Shares of Kroger (NYSE: KR) ended down 1% on Friday after the supermarket chain reported better-than-expected second quarter 2020 results and lifted its guidance for fiscal 2020. As the market was uncertain about the company’s long-term growth, the stock closed down in the negative territory on Friday.
The Cincinnati-based firm’s adjusted EPS of $0.73 and revenue of $30.5 billion in the second quarter of 2020, rose 66% and 8%, respectively. Both the bottom and topline numbers exceeded the analysts’ views. Identical sales, excluding fuel, surged 15% in the quarter to $27.7 billion. Digital sales jumped 127% in the pandemic-driven quarter.
As a result of the strong first half performance and the expectation of sustained trends in food-at-home consumption, the grocery retailer lifted its previously announced outlook for the fiscal year 2020. The company now expects non-GAAP EPS to be between $3.20 and $3.30 in FY20 compared to the prior estimate of $2.30 to $2.40. Identical sales (excluding fuel) growth is now projected to be greater than 13% versus the prior growth outlook of greater than 2.25%.
As a result of the pandemic, the slowness in returning to normalcy from the shutdown period resulted in fewer customer visits, but increased basket size for Kroger. The health crisis has resulted in people cooking more at home, which has now become their part of the new routine.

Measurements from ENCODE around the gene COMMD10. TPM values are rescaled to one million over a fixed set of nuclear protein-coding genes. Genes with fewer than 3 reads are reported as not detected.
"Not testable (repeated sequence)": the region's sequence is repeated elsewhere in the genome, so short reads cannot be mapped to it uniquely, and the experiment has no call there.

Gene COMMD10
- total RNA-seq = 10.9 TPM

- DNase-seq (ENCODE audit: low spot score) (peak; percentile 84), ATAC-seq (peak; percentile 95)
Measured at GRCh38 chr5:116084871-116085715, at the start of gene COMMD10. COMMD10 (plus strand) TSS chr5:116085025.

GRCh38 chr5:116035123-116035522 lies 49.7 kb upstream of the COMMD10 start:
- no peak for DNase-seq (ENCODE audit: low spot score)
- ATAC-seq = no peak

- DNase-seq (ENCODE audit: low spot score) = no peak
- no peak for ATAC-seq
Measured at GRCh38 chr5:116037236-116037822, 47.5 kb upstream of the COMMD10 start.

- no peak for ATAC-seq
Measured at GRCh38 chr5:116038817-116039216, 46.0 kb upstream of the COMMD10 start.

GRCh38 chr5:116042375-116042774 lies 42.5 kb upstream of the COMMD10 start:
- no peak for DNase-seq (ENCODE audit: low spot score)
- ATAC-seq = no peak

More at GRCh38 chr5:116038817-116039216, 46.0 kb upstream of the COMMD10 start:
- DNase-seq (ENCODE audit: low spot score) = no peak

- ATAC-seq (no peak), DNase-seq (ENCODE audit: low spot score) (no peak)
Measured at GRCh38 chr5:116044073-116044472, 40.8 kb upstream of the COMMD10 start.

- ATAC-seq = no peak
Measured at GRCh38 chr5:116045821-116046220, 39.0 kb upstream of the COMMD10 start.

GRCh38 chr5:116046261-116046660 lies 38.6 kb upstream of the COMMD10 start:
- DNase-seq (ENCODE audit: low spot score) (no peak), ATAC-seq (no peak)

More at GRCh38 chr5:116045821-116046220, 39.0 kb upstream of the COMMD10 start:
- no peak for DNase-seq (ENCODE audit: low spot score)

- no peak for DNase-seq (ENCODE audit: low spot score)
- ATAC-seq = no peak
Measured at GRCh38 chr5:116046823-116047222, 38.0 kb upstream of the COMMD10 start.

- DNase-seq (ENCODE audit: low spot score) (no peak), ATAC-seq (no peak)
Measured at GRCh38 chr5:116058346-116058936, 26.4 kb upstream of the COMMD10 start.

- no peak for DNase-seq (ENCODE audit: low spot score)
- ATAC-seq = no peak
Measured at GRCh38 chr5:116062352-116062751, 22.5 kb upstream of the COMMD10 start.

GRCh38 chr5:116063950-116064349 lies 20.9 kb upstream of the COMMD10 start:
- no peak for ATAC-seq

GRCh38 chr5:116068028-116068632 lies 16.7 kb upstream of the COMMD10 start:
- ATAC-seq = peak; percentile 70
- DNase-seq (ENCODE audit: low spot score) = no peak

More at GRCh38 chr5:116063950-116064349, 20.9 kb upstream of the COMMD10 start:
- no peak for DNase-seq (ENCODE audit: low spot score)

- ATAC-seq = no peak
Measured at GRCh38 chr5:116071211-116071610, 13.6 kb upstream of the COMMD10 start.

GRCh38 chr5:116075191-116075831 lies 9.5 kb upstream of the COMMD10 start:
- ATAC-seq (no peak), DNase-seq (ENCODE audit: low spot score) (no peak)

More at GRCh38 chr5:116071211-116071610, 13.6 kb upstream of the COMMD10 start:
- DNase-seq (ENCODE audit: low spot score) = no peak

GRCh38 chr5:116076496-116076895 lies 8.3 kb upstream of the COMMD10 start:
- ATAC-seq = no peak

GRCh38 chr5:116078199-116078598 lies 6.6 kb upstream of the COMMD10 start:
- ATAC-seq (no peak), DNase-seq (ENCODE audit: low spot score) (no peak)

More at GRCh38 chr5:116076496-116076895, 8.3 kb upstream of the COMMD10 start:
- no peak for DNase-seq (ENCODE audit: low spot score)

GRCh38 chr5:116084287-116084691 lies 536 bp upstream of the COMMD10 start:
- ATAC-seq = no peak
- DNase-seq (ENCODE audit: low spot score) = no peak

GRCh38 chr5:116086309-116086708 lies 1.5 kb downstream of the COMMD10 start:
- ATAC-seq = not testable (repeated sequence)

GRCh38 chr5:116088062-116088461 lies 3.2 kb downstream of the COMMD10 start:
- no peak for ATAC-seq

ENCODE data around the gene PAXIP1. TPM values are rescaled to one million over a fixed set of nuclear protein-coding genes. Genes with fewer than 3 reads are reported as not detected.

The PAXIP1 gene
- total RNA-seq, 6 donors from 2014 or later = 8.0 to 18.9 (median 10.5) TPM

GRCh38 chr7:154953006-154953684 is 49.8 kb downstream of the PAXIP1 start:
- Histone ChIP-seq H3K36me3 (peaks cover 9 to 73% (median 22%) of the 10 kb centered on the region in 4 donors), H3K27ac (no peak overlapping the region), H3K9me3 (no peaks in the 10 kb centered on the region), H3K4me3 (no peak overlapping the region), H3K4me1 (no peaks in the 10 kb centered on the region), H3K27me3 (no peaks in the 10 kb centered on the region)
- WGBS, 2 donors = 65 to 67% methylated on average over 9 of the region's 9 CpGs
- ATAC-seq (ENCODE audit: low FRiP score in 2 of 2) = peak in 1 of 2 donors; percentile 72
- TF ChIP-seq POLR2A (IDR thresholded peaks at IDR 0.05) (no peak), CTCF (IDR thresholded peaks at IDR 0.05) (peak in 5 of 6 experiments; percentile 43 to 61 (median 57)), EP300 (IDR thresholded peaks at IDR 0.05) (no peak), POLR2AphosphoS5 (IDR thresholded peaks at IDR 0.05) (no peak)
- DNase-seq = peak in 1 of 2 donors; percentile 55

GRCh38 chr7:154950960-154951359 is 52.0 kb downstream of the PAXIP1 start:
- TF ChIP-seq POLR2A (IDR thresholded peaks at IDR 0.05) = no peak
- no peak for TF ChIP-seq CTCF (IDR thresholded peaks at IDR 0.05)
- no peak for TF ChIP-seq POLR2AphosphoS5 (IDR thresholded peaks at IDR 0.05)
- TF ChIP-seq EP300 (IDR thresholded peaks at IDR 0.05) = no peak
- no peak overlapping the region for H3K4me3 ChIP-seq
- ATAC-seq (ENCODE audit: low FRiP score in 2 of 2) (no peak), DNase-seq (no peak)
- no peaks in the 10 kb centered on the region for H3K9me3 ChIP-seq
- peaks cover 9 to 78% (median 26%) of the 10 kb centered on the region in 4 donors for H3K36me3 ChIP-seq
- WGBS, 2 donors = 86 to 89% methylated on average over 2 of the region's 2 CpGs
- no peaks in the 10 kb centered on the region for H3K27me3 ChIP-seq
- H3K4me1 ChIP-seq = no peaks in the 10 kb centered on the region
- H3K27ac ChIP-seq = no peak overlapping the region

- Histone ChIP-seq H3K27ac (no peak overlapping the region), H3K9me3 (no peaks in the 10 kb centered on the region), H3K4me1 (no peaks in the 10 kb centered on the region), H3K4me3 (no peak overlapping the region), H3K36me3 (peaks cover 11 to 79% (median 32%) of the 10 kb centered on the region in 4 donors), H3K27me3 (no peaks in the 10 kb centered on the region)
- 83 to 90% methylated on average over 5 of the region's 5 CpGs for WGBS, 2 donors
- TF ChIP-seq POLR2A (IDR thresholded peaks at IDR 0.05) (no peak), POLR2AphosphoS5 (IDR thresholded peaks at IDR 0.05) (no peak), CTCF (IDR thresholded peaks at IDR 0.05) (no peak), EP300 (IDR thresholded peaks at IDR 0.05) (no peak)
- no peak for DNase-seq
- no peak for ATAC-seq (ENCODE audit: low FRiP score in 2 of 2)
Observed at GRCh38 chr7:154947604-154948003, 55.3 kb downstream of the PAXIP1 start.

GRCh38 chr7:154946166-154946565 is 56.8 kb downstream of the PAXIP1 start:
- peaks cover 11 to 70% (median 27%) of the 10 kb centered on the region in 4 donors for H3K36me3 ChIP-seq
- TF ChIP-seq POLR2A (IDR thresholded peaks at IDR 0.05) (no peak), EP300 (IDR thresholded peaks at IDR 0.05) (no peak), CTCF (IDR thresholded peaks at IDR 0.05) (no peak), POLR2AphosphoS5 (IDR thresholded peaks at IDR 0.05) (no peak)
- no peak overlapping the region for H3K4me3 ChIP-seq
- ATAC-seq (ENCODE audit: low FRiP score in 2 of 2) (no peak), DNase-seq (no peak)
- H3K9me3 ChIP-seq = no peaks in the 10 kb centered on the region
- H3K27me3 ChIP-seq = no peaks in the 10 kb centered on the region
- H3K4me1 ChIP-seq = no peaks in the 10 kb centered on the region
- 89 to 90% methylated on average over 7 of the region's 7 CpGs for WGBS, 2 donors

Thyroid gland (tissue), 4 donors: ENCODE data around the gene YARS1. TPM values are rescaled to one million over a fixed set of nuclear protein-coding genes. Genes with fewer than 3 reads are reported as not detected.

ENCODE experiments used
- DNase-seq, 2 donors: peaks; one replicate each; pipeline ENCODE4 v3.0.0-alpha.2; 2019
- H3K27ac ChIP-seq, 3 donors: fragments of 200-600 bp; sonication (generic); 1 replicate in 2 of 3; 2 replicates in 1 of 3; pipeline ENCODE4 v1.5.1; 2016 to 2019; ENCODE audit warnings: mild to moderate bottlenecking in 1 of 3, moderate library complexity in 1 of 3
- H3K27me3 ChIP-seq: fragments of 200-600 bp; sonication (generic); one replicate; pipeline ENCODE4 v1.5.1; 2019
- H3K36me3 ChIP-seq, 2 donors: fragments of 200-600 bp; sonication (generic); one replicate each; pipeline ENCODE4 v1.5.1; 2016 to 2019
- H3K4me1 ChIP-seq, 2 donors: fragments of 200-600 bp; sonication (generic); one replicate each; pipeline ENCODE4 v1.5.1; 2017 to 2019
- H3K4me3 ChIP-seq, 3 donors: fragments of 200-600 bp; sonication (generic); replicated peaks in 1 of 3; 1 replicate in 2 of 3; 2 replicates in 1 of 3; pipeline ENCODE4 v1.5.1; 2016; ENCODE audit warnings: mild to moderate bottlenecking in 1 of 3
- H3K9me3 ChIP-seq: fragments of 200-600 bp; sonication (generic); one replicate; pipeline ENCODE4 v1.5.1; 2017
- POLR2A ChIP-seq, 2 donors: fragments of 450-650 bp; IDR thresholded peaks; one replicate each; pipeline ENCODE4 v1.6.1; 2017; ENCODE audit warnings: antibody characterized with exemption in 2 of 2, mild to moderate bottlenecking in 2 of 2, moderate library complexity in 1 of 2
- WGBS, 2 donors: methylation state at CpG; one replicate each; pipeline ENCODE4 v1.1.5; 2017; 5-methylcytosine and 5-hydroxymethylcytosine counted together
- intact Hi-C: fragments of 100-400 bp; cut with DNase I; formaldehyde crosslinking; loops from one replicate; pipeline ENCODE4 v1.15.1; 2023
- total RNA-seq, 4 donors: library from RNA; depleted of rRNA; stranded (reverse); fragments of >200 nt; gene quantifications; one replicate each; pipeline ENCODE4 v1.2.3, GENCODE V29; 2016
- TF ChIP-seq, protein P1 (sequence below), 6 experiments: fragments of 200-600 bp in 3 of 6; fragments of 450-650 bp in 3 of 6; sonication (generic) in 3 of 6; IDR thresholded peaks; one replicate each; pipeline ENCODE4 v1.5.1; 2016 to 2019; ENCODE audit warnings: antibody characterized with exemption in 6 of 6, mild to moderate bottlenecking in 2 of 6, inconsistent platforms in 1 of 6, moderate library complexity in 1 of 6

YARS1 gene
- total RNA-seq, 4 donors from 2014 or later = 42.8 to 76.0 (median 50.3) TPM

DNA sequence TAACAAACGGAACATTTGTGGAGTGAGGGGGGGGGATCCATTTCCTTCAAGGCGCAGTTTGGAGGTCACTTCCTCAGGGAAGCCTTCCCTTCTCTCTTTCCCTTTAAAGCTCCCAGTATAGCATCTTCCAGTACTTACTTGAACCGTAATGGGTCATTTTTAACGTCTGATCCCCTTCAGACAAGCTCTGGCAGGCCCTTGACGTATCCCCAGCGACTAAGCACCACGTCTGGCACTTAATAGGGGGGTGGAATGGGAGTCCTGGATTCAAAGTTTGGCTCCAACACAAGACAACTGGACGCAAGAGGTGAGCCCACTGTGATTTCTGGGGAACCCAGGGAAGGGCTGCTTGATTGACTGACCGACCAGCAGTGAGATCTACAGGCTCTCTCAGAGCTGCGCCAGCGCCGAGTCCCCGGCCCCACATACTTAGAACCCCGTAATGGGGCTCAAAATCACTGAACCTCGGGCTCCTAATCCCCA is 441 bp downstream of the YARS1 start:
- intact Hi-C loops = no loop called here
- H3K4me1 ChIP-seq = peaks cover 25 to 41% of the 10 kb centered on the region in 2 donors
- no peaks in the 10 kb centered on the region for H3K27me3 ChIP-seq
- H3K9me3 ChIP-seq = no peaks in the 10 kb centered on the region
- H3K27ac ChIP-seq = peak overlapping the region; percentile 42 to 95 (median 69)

During Q2 earnings conference call, CEO Rodney McMullen stated:
“While the full economic impact of COVID-19 is yet understood, our data shows that during the periods of lower economic activity, we see a structural shift from food consumed away from home to food consumed at home. All of these factors combined lead us to believe there will be more meals eaten at home or prepared at home for the foreseeable future.”
In the second half of 2020, Kroger expects identical sales excluding fuel to continue at elevated levels, although tapering from the level experienced so far this year. The company expects fuel profitability to be a headwind for the remainder of 2020.
COVID-related cost investments in associate depreciation, cleaning, safety and supply chain amounted to $250 million in the second quarter. To reinforce safety in the stores, the company needs to spend more in the rest of the year. However, with the progress on its Restock Kroger savings initiatives in the second quarter, Kroger expects to balance these costs and estimates to achieve the previously announced $1 billion of savings in 2020.
At a time when other players are not investing on price, Kroger’s decision to waive the pickup fee as well as invest in promotions and price was questioned by an analyst in the conference call. Market watchers felt that these actions may not pay off for Kroger in the longer-term.
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